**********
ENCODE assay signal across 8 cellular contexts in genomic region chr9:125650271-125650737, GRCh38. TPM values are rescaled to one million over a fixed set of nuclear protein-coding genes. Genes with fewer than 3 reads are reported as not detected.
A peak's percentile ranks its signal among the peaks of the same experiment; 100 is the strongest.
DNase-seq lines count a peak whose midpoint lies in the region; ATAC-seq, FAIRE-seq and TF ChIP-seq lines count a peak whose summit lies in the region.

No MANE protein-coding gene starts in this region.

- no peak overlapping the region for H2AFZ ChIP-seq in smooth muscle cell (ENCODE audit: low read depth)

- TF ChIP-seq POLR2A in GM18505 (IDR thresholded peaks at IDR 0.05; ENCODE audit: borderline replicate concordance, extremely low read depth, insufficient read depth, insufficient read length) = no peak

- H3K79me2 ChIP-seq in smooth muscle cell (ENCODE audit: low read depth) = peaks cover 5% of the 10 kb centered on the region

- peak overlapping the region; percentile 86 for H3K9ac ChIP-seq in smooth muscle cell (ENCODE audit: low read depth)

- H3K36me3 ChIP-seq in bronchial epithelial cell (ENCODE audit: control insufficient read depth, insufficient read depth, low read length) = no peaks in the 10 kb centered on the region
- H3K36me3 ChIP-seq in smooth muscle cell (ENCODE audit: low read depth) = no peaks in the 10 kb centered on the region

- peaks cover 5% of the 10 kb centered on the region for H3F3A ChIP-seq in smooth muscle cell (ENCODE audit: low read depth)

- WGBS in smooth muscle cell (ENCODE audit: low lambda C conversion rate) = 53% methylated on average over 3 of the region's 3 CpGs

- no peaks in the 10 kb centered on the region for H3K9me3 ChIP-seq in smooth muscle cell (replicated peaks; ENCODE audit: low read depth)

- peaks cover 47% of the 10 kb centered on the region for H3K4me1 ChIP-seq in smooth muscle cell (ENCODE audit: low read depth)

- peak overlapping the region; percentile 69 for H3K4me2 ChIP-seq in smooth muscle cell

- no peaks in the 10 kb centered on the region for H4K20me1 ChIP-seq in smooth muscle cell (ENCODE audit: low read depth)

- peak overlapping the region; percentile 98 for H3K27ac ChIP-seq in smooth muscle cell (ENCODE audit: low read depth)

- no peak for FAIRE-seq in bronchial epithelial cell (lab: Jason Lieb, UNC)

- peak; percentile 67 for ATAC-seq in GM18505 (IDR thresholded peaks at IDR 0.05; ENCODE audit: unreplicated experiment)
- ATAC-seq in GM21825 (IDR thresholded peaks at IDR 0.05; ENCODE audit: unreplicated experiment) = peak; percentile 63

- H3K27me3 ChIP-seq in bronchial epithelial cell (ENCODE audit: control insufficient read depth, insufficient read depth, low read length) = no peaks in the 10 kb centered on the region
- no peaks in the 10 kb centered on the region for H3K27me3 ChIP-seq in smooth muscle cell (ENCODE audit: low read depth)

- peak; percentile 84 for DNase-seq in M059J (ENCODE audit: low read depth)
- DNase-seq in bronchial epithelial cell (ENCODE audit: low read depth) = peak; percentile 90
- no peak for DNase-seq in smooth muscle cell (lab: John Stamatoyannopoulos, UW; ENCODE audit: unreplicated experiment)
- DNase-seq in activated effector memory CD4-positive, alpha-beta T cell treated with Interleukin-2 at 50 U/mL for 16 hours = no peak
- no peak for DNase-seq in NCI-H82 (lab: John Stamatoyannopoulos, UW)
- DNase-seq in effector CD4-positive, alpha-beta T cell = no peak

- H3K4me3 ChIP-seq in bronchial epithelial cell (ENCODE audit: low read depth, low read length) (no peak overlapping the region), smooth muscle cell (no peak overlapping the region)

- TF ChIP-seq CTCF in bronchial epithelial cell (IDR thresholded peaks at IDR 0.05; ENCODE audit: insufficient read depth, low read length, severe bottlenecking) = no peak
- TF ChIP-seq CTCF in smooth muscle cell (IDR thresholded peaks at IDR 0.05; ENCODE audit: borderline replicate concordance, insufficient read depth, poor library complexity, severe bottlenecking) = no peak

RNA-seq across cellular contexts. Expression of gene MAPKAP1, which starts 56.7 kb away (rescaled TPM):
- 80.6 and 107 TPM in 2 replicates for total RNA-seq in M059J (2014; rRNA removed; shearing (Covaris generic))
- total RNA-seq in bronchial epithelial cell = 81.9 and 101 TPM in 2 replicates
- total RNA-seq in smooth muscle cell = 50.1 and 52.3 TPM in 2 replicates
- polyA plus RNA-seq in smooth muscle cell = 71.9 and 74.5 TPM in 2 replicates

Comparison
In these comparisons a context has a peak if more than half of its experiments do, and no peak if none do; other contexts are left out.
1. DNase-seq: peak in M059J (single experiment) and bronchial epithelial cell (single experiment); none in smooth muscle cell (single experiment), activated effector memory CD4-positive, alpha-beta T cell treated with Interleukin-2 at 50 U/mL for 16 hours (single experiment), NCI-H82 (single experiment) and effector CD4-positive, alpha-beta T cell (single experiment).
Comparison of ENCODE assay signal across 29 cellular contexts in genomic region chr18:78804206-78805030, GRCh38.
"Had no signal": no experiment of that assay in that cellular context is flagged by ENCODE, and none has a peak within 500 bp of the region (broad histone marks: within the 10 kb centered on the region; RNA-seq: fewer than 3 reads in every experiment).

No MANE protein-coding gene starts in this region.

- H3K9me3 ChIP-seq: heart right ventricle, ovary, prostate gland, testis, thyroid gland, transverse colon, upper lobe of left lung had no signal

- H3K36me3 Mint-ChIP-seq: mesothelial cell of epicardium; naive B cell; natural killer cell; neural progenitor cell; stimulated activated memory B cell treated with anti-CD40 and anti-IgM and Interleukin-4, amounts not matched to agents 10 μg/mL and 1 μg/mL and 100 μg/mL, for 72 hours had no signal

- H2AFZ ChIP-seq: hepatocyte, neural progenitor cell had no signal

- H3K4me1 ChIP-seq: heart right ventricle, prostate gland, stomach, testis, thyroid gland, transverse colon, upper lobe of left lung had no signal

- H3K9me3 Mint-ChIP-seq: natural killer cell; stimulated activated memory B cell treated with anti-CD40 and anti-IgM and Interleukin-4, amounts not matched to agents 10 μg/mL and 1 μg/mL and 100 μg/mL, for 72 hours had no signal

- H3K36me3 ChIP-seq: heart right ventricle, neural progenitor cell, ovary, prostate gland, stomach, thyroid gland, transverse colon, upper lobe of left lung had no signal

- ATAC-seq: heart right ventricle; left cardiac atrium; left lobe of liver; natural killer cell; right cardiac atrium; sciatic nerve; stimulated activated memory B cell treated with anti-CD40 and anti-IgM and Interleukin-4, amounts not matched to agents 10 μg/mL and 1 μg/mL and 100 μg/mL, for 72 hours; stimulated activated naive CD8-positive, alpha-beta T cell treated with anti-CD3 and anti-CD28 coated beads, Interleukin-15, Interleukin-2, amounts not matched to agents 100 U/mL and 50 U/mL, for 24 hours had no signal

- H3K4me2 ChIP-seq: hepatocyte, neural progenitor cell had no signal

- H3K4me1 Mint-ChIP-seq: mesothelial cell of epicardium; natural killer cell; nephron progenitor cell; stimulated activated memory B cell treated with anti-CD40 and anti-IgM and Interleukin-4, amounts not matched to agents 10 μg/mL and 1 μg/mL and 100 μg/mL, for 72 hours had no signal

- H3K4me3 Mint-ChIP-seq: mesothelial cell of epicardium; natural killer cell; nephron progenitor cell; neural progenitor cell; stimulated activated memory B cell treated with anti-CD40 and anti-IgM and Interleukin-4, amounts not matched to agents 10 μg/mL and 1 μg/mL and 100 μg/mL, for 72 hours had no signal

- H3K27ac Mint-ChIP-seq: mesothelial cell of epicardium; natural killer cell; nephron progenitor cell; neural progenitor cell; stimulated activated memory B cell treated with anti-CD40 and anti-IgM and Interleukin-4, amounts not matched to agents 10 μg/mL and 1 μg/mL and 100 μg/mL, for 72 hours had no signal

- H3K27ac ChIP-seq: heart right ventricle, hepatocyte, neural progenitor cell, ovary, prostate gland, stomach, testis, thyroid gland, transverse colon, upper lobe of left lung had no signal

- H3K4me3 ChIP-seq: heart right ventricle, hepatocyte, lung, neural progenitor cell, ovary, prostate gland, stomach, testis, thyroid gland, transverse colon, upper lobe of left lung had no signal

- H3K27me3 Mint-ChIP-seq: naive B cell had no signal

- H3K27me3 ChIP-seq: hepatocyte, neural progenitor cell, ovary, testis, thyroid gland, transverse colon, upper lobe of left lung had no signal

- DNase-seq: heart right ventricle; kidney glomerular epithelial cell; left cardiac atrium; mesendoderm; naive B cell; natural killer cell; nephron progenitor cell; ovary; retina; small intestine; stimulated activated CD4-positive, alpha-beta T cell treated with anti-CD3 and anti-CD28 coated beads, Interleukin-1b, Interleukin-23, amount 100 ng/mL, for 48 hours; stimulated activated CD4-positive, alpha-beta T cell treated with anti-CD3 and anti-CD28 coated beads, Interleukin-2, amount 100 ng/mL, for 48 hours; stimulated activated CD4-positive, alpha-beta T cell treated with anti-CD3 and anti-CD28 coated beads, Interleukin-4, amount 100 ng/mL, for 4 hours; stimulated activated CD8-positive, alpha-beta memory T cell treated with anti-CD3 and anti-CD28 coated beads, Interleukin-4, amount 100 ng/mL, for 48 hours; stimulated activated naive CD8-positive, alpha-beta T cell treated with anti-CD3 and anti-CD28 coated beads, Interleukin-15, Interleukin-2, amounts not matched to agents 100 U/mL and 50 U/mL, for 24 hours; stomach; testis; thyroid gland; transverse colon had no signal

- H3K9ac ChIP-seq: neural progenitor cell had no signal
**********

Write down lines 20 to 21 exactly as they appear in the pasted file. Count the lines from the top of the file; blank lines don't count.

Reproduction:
- ATAC-seq in GM21825 (IDR thresholded peaks at IDR 0.05; ENCODE audit: unreplicated experiment) = peak; percentile 63

- H3K27me3 ChIP-seq in bronchial epithelial cell (ENCODE audit: control insufficient read depth, insufficient read depth, low read length) = no peaks in the 10 kb centered on the region